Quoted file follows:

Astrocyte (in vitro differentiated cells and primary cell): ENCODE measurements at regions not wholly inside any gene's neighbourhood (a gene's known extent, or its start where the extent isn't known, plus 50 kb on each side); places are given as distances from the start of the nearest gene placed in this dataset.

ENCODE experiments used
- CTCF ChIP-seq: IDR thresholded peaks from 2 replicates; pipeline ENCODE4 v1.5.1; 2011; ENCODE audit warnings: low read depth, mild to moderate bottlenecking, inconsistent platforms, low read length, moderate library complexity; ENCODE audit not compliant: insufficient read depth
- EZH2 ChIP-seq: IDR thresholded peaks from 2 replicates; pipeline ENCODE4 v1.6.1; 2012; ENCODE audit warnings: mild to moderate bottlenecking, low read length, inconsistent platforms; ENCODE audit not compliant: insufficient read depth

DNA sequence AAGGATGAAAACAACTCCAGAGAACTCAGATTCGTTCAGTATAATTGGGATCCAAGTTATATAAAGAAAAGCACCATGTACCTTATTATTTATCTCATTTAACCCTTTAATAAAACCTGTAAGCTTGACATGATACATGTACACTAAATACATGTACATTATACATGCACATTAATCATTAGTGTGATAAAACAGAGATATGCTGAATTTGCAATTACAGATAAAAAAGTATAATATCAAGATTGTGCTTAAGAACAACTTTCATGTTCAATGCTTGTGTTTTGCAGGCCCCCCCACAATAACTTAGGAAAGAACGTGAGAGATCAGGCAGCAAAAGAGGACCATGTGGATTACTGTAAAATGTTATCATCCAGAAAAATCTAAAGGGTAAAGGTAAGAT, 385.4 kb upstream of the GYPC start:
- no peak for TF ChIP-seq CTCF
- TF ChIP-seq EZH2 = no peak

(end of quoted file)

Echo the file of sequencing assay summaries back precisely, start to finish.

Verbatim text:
Astrocyte (in vitro differentiated cells and primary cell): ENCODE measurements at regions not wholly inside any gene's neighbourhood (a gene's known extent, or its start where the extent isn't known, plus 50 kb on each side); places are given as distances from the start of the nearest gene placed in this dataset.

ENCODE experiments used
- CTCF ChIP-seq: IDR thresholded peaks from 2 replicates; pipeline ENCODE4 v1.5.1; 2011; ENCODE audit warnings: low read depth, mild to moderate bottlenecking, inconsistent platforms, low read length, moderate library complexity; ENCODE audit not compliant: insufficient read depth
- EZH2 ChIP-seq: IDR thresholded peaks from 2 replicates; pipeline ENCODE4 v1.6.1; 2012; ENCODE audit warnings: mild to moderate bottlenecking, low read length, inconsistent platforms; ENCODE audit not compliant: insufficient read depth

DNA sequence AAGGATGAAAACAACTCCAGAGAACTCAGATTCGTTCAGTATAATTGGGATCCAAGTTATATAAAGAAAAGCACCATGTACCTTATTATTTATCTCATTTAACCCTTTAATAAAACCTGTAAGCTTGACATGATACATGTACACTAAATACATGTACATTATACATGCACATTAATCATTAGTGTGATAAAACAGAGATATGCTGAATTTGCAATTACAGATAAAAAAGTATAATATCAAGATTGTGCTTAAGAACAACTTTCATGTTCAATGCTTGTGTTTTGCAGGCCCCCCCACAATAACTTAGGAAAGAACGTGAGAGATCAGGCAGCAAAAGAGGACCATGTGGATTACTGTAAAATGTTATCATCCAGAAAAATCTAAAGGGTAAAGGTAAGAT, 385.4 kb upstream of the GYPC start:
- no peak for TF ChIP-seq CTCF
- TF ChIP-seq EZH2 = no peak